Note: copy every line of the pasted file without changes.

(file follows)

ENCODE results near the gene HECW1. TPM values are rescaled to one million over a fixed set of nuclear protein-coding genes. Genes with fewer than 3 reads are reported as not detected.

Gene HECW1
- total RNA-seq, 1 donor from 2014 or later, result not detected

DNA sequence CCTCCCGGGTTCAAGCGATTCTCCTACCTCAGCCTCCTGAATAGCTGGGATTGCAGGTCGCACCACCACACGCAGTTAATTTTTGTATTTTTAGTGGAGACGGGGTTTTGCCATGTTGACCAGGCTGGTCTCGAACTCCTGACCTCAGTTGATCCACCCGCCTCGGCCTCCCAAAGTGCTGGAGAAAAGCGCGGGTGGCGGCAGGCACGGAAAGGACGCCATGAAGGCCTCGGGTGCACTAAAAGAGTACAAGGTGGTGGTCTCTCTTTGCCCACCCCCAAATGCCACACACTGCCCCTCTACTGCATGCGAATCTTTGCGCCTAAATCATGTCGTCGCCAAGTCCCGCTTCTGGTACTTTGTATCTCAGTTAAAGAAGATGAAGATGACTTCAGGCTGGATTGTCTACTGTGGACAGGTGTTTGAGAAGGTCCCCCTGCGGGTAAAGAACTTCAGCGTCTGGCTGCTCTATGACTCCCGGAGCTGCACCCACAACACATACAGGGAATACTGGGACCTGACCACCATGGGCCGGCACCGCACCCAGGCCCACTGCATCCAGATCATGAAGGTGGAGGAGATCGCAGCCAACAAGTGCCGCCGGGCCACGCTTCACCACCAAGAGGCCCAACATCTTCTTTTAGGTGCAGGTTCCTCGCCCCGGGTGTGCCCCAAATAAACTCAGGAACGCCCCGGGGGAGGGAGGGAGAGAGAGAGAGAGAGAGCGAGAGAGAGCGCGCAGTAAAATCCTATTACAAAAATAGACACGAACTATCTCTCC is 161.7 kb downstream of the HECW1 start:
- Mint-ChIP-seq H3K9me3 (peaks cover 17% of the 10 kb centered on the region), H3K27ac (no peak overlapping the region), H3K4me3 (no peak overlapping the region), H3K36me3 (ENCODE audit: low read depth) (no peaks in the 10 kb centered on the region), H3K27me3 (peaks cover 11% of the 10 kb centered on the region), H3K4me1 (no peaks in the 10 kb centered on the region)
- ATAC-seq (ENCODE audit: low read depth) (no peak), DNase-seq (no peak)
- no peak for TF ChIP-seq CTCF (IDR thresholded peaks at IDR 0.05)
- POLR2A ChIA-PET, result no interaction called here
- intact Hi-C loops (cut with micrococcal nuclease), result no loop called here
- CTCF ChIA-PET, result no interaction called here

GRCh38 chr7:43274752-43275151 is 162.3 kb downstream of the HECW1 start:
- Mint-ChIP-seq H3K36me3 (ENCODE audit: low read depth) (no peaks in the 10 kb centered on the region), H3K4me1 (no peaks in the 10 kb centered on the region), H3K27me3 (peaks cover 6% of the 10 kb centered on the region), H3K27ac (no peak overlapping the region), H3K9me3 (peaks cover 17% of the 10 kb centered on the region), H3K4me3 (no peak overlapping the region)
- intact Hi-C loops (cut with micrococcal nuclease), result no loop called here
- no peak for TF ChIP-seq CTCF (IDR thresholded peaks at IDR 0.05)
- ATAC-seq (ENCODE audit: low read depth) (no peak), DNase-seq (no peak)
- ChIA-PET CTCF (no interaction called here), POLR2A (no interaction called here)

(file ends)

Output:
ENCODE results near the gene HECW1. TPM values are rescaled to one million over a fixed set of nuclear protein-coding genes. Genes with fewer than 3 reads are reported as not detected.

Gene HECW1
- total RNA-seq, 1 donor from 2014 or later, result not detected

DNA sequence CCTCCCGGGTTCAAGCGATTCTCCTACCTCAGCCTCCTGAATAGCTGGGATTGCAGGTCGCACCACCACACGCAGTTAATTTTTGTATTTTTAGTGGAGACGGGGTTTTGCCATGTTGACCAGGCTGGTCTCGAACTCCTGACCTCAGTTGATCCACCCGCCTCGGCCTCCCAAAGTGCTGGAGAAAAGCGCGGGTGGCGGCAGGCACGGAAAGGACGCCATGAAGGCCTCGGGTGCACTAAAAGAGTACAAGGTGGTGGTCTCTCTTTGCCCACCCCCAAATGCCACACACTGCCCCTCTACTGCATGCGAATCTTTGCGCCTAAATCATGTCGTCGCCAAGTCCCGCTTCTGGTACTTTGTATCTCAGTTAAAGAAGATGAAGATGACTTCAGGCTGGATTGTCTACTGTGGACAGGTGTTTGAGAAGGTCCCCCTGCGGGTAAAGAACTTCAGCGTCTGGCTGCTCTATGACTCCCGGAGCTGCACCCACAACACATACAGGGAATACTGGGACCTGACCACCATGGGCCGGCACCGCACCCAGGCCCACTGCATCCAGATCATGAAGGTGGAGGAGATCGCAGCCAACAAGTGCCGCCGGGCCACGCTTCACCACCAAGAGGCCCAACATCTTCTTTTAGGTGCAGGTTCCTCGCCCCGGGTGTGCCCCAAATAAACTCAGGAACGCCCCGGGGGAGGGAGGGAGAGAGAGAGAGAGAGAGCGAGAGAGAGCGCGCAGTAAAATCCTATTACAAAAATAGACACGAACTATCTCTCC is 161.7 kb downstream of the HECW1 start:
- Mint-ChIP-seq H3K9me3 (peaks cover 17% of the 10 kb centered on the region), H3K27ac (no peak overlapping the region), H3K4me3 (no peak overlapping the region), H3K36me3 (ENCODE audit: low read depth) (no peaks in the 10 kb centered on the region), H3K27me3 (peaks cover 11% of the 10 kb centered on the region), H3K4me1 (no peaks in the 10 kb centered on the region)
- ATAC-seq (ENCODE audit: low read depth) (no peak), DNase-seq (no peak)
- no peak for TF ChIP-seq CTCF (IDR thresholded peaks at IDR 0.05)
- POLR2A ChIA-PET, result no interaction called here
- intact Hi-C loops (cut with micrococcal nuclease), result no loop called here
- CTCF ChIA-PET, result no interaction called here

GRCh38 chr7:43274752-43275151 is 162.3 kb downstream of the HECW1 start:
- Mint-ChIP-seq H3K36me3 (ENCODE audit: low read depth) (no peaks in the 10 kb centered on the region), H3K4me1 (no peaks in the 10 kb centered on the region), H3K27me3 (peaks cover 6% of the 10 kb centered on the region), H3K27ac (no peak overlapping the region), H3K9me3 (peaks cover 17% of the 10 kb centered on the region), H3K4me3 (no peak overlapping the region)
- intact Hi-C loops (cut with micrococcal nuclease), result no loop called here
- no peak for TF ChIP-seq CTCF (IDR thresholded peaks at IDR 0.05)
- ATAC-seq (ENCODE audit: low read depth) (no peak), DNase-seq (no peak)
- ChIA-PET CTCF (no interaction called here), POLR2A (no interaction called here)